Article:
Stone Age people’s mating with now-extinct species had genetic pros and cons
Humans appear to have inherited some traits related to skin, hair and some autoimmune diseases from Neandertal ancestors.
Two independent investigations identify for the first time the specific parts of the human genome that appear to have been most affected by Stone Age interbreeding with Neandertals. They locate part of Neandertals’ legacy in sections of present-day Europeans’ and East Asians’ DNA that are stocked with genes influencing the production of keratin, a key substance in skin, hair and nails. By occasionally mating with Neandertals after leaving Africa around 70,000 years ago, Stone Age humans inherited and retained keratin-related genes that must have aided survival outside Africa, propose computational geneticist Sriram Sankararaman of Harvard Medical School in Boston and his colleagues in the Jan. 30 Nature.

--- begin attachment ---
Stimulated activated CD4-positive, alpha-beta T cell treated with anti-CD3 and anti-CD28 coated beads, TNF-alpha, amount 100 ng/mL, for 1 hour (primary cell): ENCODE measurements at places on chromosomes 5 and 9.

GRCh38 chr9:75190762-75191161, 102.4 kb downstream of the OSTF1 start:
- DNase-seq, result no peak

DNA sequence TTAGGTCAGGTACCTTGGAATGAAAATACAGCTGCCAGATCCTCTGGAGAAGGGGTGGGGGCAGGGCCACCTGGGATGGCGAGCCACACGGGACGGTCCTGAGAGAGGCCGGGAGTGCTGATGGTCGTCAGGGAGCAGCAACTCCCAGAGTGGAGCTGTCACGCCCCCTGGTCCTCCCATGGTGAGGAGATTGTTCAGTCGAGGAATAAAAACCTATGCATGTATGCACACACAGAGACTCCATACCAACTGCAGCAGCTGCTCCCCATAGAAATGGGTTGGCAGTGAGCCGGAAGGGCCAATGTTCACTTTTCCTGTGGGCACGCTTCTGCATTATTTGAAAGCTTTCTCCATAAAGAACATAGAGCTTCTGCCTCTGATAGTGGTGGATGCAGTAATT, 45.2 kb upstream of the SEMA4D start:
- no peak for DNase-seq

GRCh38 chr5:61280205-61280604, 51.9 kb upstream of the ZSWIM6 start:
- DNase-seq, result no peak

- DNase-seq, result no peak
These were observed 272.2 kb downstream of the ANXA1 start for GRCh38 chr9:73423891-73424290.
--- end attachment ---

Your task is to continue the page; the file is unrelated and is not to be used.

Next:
Neandertals lived in Europe and Asia between around 200,000 and 30,000